Other Names: Montgomery, Mount Sterling, Timber Mountain
Commodities: gold, silver, lead
The Johnnie district extends from the north flank of Mount Sterling, on the northwest end of the Spring Mountains, southwest to the southwestern tip of Mount Montgomery. It includes Mt. Schader, the town of Johnnie, and a small area on the northeast side of Mount Sterling sometimes considered to be the separate Mount Sterling district. Wheeler (1872) included the Johnnie area in his large Timber Mountain district which also included the Charleston district.
Wheeler, 1872, p. 52; Hill, 1912, p. 222; Lincoln, 1923, p. 172; Stoddard, 1932, p. 68; Lotz, 1934, p. 22; Kral, 1951, p. 86; Averett, 1962, p. 71; Cornwall, 1972, p. 38
Johnnie Placer District Description
North end of the Pahrump Valley, in the low hills west of the Spring Mountains, Tps. 17 and 18 S., Rs. 52 and 53 E.
Mount Shader 7 1/2 minute quadrangle (preliminary).
Cornwall, 1967, Preliminary geologic map of southern Nye County, Nevada, scale 1 : 250,000.
From Las Vegas, 8 miles south on U.S. Highway 91 to junction with State Highway 16; from there, it is about 70 miles west and north on State Highway 16 to Johnnie and placer deposits north and south of the town.
Small placers are found in hillside and gulch gravels adjacent to, and below, many of die gold-quartz veins in the Johnnie district. Most placer mining activity occurred in the gulches below the Congress mine (sec. 1, T. 18 S.. R. 52 E.), located east of Mount Montgomery am half a mile south of the town of Johnnie. Most of the gold is concentrated in the 6 inches of gravel material that overlies bedrock and is overlain by as much as 25 feet of gravel.
Samples of the 6 inches of material on bedrock have value as high as $6 to $30 per cubic yard but the amount of material in this pay streak is unknown.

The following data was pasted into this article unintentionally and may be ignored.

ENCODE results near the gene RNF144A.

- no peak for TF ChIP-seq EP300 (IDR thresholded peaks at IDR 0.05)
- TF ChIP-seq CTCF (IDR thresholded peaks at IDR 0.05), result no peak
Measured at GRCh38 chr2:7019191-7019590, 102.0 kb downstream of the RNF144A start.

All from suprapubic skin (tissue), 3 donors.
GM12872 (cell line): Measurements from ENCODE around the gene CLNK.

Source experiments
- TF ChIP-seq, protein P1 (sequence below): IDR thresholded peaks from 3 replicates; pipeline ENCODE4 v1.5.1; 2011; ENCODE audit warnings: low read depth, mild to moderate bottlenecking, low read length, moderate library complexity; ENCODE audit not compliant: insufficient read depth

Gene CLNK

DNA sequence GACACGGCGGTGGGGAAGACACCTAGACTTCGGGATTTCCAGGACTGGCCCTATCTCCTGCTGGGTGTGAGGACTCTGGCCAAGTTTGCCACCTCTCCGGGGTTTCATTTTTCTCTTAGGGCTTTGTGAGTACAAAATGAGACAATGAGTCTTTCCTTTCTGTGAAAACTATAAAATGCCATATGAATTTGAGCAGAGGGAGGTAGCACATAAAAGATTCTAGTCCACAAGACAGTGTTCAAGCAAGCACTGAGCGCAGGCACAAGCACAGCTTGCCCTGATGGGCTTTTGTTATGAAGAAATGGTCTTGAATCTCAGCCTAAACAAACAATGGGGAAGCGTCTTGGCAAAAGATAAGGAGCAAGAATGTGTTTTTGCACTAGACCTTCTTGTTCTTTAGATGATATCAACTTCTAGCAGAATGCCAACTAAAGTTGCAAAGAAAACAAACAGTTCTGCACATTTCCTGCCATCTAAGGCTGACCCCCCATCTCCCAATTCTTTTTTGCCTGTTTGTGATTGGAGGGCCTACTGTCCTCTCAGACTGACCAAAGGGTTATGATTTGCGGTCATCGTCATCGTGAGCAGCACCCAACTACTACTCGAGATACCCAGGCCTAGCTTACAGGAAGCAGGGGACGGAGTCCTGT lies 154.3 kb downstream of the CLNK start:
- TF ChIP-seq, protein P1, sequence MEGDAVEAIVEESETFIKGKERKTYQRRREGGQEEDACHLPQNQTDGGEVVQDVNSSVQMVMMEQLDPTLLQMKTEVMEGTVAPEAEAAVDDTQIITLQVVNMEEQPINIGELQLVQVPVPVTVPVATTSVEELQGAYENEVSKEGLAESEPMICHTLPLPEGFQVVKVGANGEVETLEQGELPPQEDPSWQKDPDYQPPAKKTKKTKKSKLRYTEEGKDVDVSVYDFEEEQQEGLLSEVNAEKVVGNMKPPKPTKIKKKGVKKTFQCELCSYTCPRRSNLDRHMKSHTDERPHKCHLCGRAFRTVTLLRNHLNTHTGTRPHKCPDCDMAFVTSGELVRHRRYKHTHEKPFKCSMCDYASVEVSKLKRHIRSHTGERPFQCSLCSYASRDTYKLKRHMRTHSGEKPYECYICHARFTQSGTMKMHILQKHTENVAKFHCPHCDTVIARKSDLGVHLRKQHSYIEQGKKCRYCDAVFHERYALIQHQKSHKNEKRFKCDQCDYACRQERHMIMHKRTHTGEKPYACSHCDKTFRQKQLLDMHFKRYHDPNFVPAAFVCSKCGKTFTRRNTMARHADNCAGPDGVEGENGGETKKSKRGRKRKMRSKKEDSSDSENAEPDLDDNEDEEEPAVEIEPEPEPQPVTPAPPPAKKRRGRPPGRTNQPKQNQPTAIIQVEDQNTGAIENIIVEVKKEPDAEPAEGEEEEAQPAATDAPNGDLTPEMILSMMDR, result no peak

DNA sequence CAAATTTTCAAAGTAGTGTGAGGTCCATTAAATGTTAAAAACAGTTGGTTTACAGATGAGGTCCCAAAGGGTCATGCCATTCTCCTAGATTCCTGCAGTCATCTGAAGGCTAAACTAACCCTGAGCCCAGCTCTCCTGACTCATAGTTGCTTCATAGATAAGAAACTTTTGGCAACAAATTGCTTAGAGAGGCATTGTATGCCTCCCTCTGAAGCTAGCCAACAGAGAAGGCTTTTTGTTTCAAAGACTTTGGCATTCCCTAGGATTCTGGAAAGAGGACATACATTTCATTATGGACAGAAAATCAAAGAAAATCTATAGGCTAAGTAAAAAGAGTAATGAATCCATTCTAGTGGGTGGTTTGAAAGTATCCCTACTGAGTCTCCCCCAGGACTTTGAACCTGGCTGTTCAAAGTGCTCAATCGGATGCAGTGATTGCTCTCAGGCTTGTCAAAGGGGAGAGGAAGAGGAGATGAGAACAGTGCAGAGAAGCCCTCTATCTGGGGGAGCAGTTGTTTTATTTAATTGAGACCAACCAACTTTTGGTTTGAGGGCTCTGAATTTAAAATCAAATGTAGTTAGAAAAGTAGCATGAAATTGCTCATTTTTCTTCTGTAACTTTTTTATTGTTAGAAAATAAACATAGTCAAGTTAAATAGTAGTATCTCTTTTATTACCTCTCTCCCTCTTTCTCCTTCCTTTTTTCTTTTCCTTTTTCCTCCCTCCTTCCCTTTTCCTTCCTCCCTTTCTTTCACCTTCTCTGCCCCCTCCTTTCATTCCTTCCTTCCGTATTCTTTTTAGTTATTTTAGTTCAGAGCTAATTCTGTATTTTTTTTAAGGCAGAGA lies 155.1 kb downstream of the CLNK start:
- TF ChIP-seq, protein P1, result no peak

Placers are also found near the Johnnie and Overfield mines (sec. 20, T. 17 S., R. 53 E.) and the Labbe mine (sec. 30, T. 17 S., R. 53 E.) located northeast of the Johnnie on the west slope of the Spring Mountains. Parts of these placers are residual concentrations of gold, and parts are stream and hillside concentrations of transported gold.
The first recorded production of placer gold from the Johnnie district occurred in 1918, but the more productive accumulations of placer gold were discovered in 1920. This later discovery created considerable excitement and led to a short boom. A small amount of placer gold was produced almost yearly until 1950, and sporadically, until 1960. Most of the placer gold was recovered by drywashing the gravels.
In 1949 the hillside below the Johnnie mine was mined by sluicing with water under high pressure. The amount of gold recovered by this technique did not differ appreciably from the amount recovered by drywashing techniques.
The placer deposits were derived from the gold-quartz veins along faults in the Cambrian sedimentary rocks of the region thought to have formed mainly during the middle Cretaceous and to have remained active into the Tertiary.
Cornwall, 1972: Notes placer-mining activity in 1949 and 1960; describes gold-quartz veins in district.
Engineering and Mining Journal, 1921: Names and locates placer leases in the Johnnie district.
Kral, 1951: History; location and extent of placers; type of placer; thickness of gravels; concentration and value of pay streaks; placer mining operations.
Labbe, 1921: History; location; distribution of gold in gravels; thickness of pay streaks; characteristics of the gold; amount of gold in pyrite; placer-mining techniques with Mexican Air Jig.
Lincoln, 1923: History.
Vanderburg, 1936a: History; production; location and extent of placers; thickness of gravels and gold-bearing pay streak; size of large nugget; placer-mining activity in 1935.